A Foodie’s Guide to the Northeast

A billboard that I saw recently that stuck:
“How’s your relationship with food?”
Did I say stuck? I meant to say sucked. Yeah, let’s guilt people for being gluttons!
I mean, who came up with that?
We all have our vices right?

That being said, I’ve chosen to share a few delectable finds from being on the road.  Some of these are real gems.

1.) A Homemade Cannoli
While doing the typical touristy things on the north end of Boston, we noticed that EVERYONE had    these cute little blue bundled boxes:

Because everyone had them we figured that the place had to be good! Needless to say, we sniffed that bad boy out like a couple of Bloodhounds. Ordering was a real educational experience. I mean, walking into the bakery I had no idea what a cannoli even was. I’m ashamed to admit that I thought it was some sort of pizza flavored calzone. It wasn’t good, it was like, the BEST dessert that I’ve EVER put in my mouth. The Boston Cream Pie was fantastic as well.

Mike’s Pastry
300 Hanover St, Boston
MA 02113

2.) Geno’s- for a Lobster Roll and Lobster Stew
I’’ve always had a soft spot for a family owned business. This place claims to have three generations working under the same roof. After driving all over south Maine to find a good deal on lobster this place was a real treat. We set out to find a place to eat lobster tails, but we were deterred at the thought of dropping a Benjamin on a seafood lunch. What we found at Geno’s was much better than any plain lobster tail that I can imagine. The thing that won me over right off the bat was I heard “ma” announce from the kitchen “I made a WICKED lobster stew this morning”. She must have known that we weren’t from the area because I smiled when she said “wicked”. She then proceeded to educate me on the proper New England usage of the word wicked. As in, “that storm out there is pretty wicked” or “I’ve got a wicked bruise”. I ate that conversation right up. You learn something new every day. Anyways, ma was right, her lobster stew was WICKED! Whole claws in there. . . Simply delish. Lobster rolls have to be eaten with melted butter. Period. This place is a bit off of the beaten path, it’s quaint, authentic and right on the water.

Geno’s Chowder and Sandwich Shop
177 Mechanic St, Portsmouth
NH 03801

3.) Wings at the Best Place in Buffalo
Apparently in Buffalo, they aren’t called “buffalo wings”, they are just “wings”. Makes sense right? Duff’s wasn’t the first establishment to sell buffalo wings, but they have perfected the art. When put to the test, they’ve consistently won taste tests when placed up against the competition. [I can handle spicy food. I mean, my family jokes that I burnt off all of my taste-buds when I moved to southern Louisiana o.k.?] But might I suggest ordering the “mild” ones, because you ARE going to need that whole pitcher of soda that they bring you. The place was built about 1969, so what it lacks in aesthetics, it makes up for with some really hearty portions and great taste.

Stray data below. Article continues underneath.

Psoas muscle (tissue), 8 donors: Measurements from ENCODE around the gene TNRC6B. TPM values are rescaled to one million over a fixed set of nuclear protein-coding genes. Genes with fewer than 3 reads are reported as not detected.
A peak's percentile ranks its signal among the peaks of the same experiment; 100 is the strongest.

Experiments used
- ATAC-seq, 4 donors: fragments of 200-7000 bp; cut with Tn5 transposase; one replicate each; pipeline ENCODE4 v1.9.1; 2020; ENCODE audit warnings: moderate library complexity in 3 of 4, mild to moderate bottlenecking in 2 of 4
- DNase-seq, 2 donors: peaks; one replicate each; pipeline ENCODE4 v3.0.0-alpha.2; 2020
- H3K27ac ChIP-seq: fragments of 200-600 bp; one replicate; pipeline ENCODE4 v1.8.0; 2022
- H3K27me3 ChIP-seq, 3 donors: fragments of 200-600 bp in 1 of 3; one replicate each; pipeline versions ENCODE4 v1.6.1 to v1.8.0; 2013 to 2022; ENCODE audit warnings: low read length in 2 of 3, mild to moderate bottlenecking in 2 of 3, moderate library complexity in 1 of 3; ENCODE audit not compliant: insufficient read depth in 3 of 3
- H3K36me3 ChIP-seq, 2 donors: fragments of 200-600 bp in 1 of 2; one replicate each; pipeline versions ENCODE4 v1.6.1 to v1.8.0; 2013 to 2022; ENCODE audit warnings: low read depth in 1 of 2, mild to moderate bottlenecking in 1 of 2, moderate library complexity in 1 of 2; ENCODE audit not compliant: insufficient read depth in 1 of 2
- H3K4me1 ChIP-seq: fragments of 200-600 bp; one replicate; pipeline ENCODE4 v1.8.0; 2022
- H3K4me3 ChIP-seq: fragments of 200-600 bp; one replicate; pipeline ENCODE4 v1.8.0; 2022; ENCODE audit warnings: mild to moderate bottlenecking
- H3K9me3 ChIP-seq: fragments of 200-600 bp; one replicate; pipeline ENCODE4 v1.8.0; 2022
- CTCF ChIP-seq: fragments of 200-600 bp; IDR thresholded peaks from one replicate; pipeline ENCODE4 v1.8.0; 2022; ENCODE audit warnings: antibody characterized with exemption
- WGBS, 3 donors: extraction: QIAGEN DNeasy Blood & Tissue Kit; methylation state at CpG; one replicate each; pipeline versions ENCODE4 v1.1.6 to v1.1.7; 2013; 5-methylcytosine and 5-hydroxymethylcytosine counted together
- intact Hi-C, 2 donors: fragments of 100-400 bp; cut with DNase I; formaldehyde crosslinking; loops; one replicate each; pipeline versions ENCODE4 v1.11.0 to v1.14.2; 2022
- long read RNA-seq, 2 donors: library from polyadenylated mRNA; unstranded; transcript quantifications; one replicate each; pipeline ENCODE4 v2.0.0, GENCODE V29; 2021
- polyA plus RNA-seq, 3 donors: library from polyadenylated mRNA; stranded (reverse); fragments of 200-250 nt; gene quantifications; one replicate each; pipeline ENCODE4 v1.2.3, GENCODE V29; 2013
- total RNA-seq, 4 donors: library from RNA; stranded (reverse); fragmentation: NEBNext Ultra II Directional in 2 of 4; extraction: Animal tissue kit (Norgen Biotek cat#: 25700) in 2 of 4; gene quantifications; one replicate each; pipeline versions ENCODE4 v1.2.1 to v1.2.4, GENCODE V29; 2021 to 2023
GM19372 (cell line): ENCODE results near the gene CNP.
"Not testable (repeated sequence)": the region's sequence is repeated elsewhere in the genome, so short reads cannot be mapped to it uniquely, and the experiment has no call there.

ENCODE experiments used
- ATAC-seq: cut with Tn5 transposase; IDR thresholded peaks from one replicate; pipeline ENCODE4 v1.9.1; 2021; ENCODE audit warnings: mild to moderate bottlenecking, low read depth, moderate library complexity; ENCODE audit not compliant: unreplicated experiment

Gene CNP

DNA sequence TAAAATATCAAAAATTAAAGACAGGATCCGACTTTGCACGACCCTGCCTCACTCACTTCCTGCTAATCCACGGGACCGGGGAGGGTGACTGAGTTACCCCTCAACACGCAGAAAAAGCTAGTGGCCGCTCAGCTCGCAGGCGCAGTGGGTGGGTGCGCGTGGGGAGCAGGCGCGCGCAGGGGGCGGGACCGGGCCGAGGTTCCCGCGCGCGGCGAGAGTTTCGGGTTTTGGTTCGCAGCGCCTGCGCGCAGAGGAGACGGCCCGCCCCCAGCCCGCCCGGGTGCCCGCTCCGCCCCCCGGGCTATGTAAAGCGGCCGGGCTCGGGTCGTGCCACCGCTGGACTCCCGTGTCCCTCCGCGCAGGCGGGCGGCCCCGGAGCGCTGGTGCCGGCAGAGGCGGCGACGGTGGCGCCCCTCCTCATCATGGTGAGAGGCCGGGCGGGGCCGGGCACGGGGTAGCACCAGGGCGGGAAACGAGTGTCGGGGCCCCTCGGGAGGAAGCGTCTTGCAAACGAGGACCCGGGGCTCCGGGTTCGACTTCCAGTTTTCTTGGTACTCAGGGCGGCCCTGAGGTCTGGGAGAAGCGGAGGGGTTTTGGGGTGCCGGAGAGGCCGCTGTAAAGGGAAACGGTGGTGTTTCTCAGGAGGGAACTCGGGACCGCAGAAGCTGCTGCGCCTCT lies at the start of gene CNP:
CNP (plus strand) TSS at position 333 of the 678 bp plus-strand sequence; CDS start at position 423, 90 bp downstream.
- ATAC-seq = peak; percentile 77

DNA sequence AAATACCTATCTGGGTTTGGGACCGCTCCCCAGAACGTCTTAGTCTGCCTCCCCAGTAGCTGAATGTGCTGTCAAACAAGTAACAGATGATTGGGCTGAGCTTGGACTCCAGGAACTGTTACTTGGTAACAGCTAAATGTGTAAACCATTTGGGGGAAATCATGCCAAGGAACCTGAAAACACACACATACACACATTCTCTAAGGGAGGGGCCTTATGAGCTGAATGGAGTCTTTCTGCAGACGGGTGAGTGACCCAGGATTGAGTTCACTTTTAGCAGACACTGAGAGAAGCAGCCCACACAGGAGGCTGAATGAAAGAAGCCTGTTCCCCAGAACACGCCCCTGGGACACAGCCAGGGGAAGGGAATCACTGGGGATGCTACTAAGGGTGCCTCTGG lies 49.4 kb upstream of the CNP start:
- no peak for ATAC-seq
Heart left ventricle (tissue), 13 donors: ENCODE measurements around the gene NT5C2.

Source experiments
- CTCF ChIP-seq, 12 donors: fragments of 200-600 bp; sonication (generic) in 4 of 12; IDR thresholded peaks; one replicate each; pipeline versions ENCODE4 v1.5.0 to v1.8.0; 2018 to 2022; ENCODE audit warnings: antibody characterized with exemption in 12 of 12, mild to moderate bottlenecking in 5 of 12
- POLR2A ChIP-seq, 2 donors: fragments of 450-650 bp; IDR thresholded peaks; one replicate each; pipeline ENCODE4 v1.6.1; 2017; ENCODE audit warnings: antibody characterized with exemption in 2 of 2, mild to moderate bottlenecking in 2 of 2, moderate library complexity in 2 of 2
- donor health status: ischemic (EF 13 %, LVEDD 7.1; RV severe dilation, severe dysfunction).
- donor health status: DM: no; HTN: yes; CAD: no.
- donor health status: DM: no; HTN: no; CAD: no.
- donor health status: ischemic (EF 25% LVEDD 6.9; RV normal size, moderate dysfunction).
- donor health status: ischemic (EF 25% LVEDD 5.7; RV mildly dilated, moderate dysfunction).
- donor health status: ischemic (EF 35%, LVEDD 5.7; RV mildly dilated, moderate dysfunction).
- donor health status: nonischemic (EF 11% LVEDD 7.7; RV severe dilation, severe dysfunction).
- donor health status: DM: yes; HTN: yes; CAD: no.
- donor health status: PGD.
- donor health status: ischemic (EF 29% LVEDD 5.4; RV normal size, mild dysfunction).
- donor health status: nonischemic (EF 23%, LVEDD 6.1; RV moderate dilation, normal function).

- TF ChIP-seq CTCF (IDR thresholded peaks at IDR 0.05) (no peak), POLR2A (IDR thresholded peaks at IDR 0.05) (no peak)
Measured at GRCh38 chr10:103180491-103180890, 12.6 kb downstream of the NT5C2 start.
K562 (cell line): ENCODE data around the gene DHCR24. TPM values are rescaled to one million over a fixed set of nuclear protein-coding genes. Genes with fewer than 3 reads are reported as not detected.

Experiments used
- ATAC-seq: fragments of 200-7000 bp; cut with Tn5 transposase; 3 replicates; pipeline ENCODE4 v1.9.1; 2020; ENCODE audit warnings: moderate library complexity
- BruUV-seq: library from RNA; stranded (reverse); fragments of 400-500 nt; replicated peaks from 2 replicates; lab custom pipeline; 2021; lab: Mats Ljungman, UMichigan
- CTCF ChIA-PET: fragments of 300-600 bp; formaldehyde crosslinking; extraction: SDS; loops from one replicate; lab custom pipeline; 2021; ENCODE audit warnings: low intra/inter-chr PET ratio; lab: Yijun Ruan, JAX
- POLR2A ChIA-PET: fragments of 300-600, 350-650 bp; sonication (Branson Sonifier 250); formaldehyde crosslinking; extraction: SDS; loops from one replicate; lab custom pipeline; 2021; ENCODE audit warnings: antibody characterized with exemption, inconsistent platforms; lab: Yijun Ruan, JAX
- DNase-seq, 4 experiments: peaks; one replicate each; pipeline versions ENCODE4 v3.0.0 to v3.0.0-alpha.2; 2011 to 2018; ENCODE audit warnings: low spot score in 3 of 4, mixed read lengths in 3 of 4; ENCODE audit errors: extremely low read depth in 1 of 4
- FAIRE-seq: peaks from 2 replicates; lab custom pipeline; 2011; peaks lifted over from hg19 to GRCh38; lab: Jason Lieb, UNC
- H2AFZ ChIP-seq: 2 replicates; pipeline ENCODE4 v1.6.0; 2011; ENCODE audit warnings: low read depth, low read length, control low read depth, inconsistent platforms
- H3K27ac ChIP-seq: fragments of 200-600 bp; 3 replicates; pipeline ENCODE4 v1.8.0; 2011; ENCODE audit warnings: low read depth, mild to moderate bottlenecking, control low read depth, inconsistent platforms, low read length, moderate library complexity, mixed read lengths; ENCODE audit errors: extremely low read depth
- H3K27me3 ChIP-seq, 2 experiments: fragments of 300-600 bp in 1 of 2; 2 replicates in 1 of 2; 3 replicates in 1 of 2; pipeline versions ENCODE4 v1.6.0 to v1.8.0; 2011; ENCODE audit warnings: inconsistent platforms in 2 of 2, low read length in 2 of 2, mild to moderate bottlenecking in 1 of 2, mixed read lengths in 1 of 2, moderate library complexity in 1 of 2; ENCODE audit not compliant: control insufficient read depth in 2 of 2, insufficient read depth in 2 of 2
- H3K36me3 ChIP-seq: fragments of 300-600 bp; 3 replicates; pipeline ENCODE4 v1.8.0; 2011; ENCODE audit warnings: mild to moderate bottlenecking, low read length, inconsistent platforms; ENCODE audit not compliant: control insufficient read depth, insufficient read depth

ImageDuff’s Famous Wings
3090 Orchard Park Rd
Buffalo, NY

Honorable Mentions Include:
*Stop in for a Brew at the Oldest Restaurant in the U.S.
Serving as the place where soldiers during the American revolution used to pick up their wages is the Ye Olde Union Oyster House. JFK had his own favorite booth at this place. The history spoke more to me than the clam chowder did, but I’m not sure that I have developed the proper taste for clams like a New Englander. So, if clams are your thing, the restaurant offers quite the historical experience.
* Delicious Canadian ‘Poutine’
(pronounced poo-teen, not to be confused with that other word) gross name, great dish. Can be picked up pretty much anywhere north of the Canadian border where French fries are served. It’s basically taters with gravy and some sort of white cheese “curds”. I’ll admit that it doesn’t sound too good, but it’s to die for. I’ve had Poutine several times, and it is consistently good. Blame it on my southern roots, i think it’s the gravy . . . but I don’t really want to know how they make those cheese curds (ew).
* Pat’s King of Steaks
I love Philly Cheesesteak. I haven’t had it often, but when I do, I’m obsessed. The fact that Sylvester Stallone was filmed at this joint during “Rocky” is a pretty cool fact. The food at Pat’s is good but I will say that I was a bit uncomfortable trouncing through south Philadelphia to get to the joint. To put it nicely, the neighborhood is a little rough but for the most part the people of Philadelphia are very proud of their city and give off admirable tough vibes. If you’re a local you’ll have no problem trouncing in the neighborhoods of south Philly, I just wouldn’t recommend it for newcomers to the city. Even though I enjoyed my meal here, later a local did tell me that he wished he would have tried some of the joints on South Street first.

Some things I’m still searching for:
The perfect . . .
–>slice of Chicago Deep Dish Pizza (apparently this is the mid-west, but I’m grouping it together)
–>Little Italy’s slice of pizza with mozzarella in NYC
–>The perfect Philly Cheesesteak on South Street
–> New York Bagel
Any other typical North East foods that you think I should try?
I’m positive that I’ve missed something crucial.
Have any suggestions for what/or where to taste? I’d love to hear them.

Tasting my way about and infinitely wrong in grammar,
Kitchen art, wall decor, print poster inspirational retro food quote - Julia Child. $21.00, via Etsy.

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